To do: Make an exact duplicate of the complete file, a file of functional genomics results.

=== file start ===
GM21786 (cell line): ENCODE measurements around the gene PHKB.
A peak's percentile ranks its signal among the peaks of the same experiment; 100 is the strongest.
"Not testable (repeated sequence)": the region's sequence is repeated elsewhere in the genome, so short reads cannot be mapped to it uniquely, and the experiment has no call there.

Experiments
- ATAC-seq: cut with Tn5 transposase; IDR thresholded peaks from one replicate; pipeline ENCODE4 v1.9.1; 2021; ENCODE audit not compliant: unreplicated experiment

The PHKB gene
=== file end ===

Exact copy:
GM21786 (cell line): ENCODE measurements around the gene PHKB.
A peak's percentile ranks its signal among the peaks of the same experiment; 100 is the strongest.
"Not testable (repeated sequence)": the region's sequence is repeated elsewhere in the genome, so short reads cannot be mapped to it uniquely, and the experiment has no call there.

Experiments
- ATAC-seq: cut with Tn5 transposase; IDR thresholded peaks from one replicate; pipeline ENCODE4 v1.9.1; 2021; ENCODE audit not compliant: unreplicated experiment

The PHKB gene